Unable to slide my datebook into my purse today, I dumped the handbag unceremoniously over on the counter. Here, at the risk of going over my strict word limit, is what I found:
3 plastic dog poop bags, 4 different Boston restaurant matchbooks, stacks of crumpled receipts, a small notebook, my checkbook, 2016 medical card (aha), 2 used handkerchiefs, 5 used kleenex, a ziplocked bag with 3 lip balms, 4 pairs of glasses, my Fitbit (finally), 5 hair clips, ear buds, mints, a book of stamps, a comb, five post-it pads, 6 pens, 2 pencils, 6 dusty dog biscuits, and a bra.
I should be embarrassed but in a strange, distancing-myself way I am fascinated by what she carried, this woman who ran rampant over the holidays, making, baking, decorating, wrapping, visiting, drinking, eating, not sleeping, not writing, feasting on family time. She needed lip balm. And very soon got the flu and needed tissue. She lost her glasses over and over. And her favorite bra after a massage session. A lot can be said about me, where I have been and where I want to go, if you look deep to the bottom of my handbag.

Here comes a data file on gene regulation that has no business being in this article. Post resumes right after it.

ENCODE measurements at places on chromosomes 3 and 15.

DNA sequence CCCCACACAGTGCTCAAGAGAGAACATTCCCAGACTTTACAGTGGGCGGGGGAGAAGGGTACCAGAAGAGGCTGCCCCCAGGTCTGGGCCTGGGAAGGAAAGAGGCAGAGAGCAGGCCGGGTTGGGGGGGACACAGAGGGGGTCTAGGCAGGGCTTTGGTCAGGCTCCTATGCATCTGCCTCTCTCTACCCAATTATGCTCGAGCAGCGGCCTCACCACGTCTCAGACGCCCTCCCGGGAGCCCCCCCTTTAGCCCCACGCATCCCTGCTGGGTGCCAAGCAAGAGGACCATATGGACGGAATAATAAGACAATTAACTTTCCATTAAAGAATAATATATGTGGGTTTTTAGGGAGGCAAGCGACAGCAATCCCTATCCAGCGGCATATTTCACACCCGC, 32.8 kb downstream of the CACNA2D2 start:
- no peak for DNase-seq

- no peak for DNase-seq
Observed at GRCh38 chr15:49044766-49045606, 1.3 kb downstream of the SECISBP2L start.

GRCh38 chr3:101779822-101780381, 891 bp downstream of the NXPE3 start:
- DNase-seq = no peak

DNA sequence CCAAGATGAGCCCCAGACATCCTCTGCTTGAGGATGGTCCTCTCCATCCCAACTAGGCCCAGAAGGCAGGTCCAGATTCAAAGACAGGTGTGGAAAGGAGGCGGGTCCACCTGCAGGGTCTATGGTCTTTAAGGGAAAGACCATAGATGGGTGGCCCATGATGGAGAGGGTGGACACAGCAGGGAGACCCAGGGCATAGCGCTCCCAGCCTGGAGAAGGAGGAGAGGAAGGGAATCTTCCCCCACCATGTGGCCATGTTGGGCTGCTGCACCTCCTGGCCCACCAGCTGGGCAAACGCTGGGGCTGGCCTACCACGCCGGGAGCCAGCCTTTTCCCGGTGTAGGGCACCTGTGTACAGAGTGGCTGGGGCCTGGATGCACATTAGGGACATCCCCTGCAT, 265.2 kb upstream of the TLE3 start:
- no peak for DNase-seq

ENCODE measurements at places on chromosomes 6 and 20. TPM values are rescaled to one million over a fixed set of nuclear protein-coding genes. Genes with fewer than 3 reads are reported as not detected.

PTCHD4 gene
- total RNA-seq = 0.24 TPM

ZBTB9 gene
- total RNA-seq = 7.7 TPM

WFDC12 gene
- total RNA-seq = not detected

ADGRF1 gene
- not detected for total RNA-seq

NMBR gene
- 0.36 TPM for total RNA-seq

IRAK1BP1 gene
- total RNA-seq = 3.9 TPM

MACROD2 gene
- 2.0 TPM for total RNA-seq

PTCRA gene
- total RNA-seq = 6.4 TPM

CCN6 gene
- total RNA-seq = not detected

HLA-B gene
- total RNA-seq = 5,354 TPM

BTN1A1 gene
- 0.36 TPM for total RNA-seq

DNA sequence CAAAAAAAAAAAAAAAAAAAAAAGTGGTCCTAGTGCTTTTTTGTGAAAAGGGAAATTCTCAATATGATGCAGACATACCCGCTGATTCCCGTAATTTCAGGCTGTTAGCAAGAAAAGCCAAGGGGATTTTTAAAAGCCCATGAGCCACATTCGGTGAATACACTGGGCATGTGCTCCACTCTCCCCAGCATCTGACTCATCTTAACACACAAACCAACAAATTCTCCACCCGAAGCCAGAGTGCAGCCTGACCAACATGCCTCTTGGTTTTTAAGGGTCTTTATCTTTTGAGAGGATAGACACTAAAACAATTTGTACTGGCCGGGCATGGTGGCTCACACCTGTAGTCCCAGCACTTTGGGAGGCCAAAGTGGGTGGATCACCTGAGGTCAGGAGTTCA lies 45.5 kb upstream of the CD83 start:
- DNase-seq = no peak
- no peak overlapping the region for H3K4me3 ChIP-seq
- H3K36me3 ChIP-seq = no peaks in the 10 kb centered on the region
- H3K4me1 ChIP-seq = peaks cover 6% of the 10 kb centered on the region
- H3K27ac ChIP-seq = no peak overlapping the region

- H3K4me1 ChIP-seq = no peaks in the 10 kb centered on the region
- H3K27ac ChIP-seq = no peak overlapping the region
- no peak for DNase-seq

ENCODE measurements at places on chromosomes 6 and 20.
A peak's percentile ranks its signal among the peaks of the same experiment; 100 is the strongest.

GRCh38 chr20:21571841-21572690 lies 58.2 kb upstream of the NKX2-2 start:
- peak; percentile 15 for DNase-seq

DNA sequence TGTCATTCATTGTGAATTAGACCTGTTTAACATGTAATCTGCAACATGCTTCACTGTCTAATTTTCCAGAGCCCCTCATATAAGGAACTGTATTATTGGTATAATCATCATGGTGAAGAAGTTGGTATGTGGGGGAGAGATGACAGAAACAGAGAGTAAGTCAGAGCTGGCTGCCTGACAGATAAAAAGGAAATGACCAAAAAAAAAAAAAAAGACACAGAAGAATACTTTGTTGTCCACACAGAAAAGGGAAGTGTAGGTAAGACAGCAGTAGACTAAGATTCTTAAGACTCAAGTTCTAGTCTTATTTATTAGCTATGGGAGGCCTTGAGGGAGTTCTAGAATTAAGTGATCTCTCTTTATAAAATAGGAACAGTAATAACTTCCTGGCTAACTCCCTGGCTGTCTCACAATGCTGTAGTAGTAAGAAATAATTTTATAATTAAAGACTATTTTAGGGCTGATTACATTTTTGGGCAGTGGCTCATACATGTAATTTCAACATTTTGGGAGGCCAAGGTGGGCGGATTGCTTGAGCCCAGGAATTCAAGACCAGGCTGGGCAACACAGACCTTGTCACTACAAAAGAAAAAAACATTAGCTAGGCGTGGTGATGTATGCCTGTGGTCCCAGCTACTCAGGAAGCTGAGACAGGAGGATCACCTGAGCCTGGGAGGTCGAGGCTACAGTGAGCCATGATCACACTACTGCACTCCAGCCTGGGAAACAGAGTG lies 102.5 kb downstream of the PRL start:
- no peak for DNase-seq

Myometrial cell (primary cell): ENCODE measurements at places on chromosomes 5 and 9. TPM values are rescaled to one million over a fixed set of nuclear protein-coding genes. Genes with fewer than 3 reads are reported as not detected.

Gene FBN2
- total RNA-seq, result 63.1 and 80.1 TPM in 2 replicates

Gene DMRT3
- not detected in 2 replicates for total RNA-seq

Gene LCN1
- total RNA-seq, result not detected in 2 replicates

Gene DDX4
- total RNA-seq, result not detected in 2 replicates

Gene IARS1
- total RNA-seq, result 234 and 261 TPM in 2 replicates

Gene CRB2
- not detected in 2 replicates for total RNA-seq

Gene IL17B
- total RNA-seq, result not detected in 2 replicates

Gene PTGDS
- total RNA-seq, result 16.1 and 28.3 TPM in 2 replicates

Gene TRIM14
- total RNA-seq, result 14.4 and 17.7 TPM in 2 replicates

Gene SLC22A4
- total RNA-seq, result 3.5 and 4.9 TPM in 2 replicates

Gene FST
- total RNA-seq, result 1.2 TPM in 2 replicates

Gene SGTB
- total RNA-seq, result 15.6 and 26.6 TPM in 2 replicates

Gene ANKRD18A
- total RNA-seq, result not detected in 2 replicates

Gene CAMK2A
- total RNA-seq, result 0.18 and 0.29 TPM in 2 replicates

The 2016 presidential election has focused an intense spotlight on women — unexpected, thought provoking and worthy of examination. Women supported Trump overwhelmingly across the country despite everything he did that might indicate a different vote. No one looked deep enough into their purses and examined what they were carrying that affected their voting choice; their specific issues on jobs, healthcare, race, feminism. Turned out, just because they carried a purse did not mean they were going to support just any female politician.
I will be walking on January 21 in Seattle at the Women’s March. Don’t think I don’t have reservations, as the organizers dictate when and where participants can be silent and vocal. Or when I read the sheer numbers that are anticipated when as a firm rule I avoid crowds. But I am interested in what we carry, us women, and I hear we will all be there, dumped onto the streets in our pink hats, shouting our views, making the contents of our beliefs and feelings seen and heard.
America the beautiful. America the brave. We the people. Me, the coward, in the midst of it all. It is a year of seismic changes, from the street to my purse. Time to understand each other, to look deep, to lock arms. Even to shout.